Interview: Composer Brian H. Kim Talks BH90210 and More
PremiumBeat sat down with Brian H. Kim of BH90210, Hello, My Name is Doris, and G.B.F. to gain a unique perspective on working in these disparate worlds.
Brian H. Kim is a multi-instrumentalist and singer who has recorded and performed with superstar talent, such as Adele, Neil Patrick Harris, Lin-Manuel Miranda, Patrick Stump, and Boyz II Men. As a film and television composer, he has seamlessly navigated from studio blockbusters to indie cult classics to everything in-between.
PremiumBeat: Brian, many people were excited to revisit all their friends at the Peach Pit with the brand new BH90210! When updating a beloved series, how close did you stay to the original’s musical feel or did you leave the 90s behind?
Brian H. Kim: I was excited too! We tried a lot of different ratios of modern-to-retro as we figured out what the score would be. Did we want 90s sounds throughout? Did we want none? In the end, we figured the best place to use those iconic 90s sounds would be in the flashback/dream sequences, where we see the actors inhabit their old characters. There are also a couple of very distinct callback moments (like the intro of Christine Elise/Emily Valentine as the new network executive), where we thought a really strong throwback sound would help sell the scene.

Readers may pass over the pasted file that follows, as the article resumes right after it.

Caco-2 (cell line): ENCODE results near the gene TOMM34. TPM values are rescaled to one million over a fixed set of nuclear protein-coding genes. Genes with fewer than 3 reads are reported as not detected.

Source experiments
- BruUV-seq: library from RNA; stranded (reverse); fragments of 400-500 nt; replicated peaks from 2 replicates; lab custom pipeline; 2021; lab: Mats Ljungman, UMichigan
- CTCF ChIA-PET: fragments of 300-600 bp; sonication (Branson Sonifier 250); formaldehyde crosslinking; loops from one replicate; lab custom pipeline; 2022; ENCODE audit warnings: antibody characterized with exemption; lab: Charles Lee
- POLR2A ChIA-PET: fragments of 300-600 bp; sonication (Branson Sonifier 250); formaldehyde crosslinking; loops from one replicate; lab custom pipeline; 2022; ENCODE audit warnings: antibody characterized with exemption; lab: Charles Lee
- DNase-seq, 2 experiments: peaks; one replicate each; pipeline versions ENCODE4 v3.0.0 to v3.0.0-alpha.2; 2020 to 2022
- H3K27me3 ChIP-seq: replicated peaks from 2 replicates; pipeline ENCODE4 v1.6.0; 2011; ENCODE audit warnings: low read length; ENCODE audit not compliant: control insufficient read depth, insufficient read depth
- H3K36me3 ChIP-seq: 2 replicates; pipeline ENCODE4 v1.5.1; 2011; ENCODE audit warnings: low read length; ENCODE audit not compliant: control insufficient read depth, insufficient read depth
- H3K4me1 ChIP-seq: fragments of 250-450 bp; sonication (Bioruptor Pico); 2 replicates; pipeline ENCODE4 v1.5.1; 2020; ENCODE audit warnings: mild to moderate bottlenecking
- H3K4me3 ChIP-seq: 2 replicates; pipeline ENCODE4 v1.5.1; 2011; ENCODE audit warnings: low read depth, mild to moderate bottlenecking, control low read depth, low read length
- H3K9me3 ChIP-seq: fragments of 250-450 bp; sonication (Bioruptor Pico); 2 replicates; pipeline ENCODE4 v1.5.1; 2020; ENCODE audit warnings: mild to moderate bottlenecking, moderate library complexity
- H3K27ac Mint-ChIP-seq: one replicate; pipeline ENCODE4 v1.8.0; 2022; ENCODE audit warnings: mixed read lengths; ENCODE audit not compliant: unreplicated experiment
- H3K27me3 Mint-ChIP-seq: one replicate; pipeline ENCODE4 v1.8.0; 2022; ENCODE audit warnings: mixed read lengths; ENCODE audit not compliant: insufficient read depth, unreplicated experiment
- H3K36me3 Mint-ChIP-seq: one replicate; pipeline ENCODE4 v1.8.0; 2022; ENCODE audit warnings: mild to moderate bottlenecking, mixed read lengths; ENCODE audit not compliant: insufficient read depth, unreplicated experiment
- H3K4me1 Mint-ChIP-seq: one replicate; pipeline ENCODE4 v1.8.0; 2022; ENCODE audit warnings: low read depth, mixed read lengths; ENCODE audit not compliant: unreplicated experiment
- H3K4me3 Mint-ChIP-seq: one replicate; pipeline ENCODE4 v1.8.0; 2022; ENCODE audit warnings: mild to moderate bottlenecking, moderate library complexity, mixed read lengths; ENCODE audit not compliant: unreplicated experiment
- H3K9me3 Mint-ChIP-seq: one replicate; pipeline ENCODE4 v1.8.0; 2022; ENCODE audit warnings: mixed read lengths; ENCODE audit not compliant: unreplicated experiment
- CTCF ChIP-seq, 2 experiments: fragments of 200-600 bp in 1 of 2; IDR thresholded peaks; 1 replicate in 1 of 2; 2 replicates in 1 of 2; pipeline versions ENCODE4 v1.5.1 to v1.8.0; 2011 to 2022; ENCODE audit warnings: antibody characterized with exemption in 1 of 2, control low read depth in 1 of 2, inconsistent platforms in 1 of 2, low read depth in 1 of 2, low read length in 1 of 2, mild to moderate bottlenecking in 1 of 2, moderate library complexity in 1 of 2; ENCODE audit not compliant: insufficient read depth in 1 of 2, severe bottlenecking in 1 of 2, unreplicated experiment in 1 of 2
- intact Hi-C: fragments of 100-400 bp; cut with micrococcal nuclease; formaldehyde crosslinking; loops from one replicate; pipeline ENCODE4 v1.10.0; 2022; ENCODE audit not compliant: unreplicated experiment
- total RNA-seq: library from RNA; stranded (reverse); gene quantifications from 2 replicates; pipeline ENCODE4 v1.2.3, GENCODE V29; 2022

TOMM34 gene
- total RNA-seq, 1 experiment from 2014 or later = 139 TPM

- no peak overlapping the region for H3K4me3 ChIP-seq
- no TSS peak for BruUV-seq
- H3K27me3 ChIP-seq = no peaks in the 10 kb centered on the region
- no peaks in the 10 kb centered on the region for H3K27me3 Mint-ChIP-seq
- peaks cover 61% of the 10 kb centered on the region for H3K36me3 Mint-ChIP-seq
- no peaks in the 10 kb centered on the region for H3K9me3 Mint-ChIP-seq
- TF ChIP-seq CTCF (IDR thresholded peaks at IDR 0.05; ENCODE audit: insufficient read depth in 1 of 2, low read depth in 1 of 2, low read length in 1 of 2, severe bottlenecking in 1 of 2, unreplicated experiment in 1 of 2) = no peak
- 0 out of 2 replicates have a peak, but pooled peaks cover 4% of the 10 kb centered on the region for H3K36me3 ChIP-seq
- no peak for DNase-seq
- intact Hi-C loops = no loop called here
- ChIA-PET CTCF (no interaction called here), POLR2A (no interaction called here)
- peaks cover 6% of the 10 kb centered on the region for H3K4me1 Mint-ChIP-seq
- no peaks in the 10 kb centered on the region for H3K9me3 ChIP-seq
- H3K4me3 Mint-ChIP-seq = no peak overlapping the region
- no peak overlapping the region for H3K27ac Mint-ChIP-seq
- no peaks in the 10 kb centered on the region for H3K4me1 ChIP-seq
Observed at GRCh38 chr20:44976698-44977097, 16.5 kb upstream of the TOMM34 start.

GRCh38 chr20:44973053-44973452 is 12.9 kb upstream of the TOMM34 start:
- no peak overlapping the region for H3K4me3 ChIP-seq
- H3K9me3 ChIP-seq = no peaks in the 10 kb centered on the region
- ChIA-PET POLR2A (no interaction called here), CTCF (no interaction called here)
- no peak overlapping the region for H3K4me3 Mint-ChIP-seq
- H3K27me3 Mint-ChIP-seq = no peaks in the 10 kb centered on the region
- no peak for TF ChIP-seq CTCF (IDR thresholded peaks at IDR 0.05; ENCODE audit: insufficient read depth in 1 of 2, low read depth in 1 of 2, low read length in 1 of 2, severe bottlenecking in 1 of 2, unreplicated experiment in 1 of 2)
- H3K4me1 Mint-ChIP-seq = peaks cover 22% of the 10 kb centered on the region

The majority of the score, though, is kind of a mashup of Beach Pop and Light House music. The big focus was keeping everything fun and bubbly — even the dramatic scenes have an element of pop to them. Tori Spelling has described the show as a “soapedy,” and so we always wanted to emphasize the fun of every episode.